When it comes to retirement savings, many Americans seem to be "winging it" -- or heading for retirement without a realistic plan of how to fund it.
Or so suggests a recent survey by the Transamerica Center for Retirement Studies. The survey indicates that "retirement planning" is a very loose concept among Americans. In many cases, the approach could be better described as wishful thinking.
The following are some points of concern raised by the study:
1. Savings rates remain very low
The median contribution level for workers in 401(k) or similar plans is 7 percent. This is up from 6 percent in 2011, but still too low a savings rate to fund a comfortable retirement. Think about it: Retirement is likely to last roughly half as many years as a career. How can you expect to replace most or all of your income if you are only setting money aside 7 percent of that income each year? With diminished expectations for the stock market, and bond yields and savings account interest rates approaching zero, most people are not going to be able to grow their way to adequate funding. Saving more is the only way to make it work.
2. Retirement targets are also too low
The reason savings rates are so low is probably that people are underestimating how much they will need in retirement. According to the Transamerica study, the median savings goal of American workers is $500,000 -- but how many younger workers understand that inflation is likely to cut the value of that amount by at least half by the time they retire?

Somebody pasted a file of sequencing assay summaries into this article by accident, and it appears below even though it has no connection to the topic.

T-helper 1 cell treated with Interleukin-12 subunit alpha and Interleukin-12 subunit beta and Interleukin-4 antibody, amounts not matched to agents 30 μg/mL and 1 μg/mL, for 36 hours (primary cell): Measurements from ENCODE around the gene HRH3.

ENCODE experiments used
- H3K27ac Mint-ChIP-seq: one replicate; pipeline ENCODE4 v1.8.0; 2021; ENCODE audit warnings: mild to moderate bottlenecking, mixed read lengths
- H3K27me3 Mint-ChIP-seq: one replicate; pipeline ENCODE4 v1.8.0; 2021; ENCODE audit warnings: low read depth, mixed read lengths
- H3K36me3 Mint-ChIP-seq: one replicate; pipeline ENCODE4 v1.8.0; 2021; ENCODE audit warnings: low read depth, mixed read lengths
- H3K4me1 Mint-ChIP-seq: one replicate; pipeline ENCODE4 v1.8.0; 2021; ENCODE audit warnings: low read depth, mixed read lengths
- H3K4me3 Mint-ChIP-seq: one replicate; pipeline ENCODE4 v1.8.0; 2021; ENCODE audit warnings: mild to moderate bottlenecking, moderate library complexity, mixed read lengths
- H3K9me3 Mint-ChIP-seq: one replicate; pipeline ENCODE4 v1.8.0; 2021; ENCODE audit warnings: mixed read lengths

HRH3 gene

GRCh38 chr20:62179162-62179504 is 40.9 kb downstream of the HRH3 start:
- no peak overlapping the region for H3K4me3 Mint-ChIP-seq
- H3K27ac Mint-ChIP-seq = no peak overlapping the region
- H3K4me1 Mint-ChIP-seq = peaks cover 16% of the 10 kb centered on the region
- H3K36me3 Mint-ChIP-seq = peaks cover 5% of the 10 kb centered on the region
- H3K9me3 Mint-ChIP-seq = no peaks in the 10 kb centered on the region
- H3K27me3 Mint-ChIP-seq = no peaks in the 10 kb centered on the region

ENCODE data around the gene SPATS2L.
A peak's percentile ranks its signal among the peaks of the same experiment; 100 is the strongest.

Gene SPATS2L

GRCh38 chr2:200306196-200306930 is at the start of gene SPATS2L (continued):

3. Too many people are relying on guesswork
It's no surprise that savings rates and retirement targets seem off-base, because people simply guess at them. The Transamerica Center found that nearly half (47 percent) of respondents chose a retirement target by guessing.
4. Funding levels are off target
While the median retirement target is $500,000, the survey found that 39 percent of workers in their 60s had saved less than $250,000. That leaves them with too much ground to make up in too few years.
5. People seem to be betting on good health
The survey found that most Americans plan to retire after age 65, or not at all. Also, most plan to work after retirement. Working longer may be an inevitability for many people, but it is hardly an ideal retirement planning solution. After all, it means staying healthy enough to work productively, and that is no sure thing for people over 65.
6. Many start planning too late
It's only natural that older workers are more focused on retirement planning than younger ones, but that is also unfortunate. The younger you are, the more powerfully you can impact your retirement savings, because you have that many more years to contribute money and benefit from investment returns. The survey found that people in their 60s are more likely to have a retirement plan and work with a financial planner than people in their 20s. The problem is that by the time you are in your 60s, your options for significantly improving your retirement funding are very limited.
Retirement planning is a very important individual responsibility. The Transamerica Center survey should be a wake-up call for Americans to take more positive action to plan for their retirements.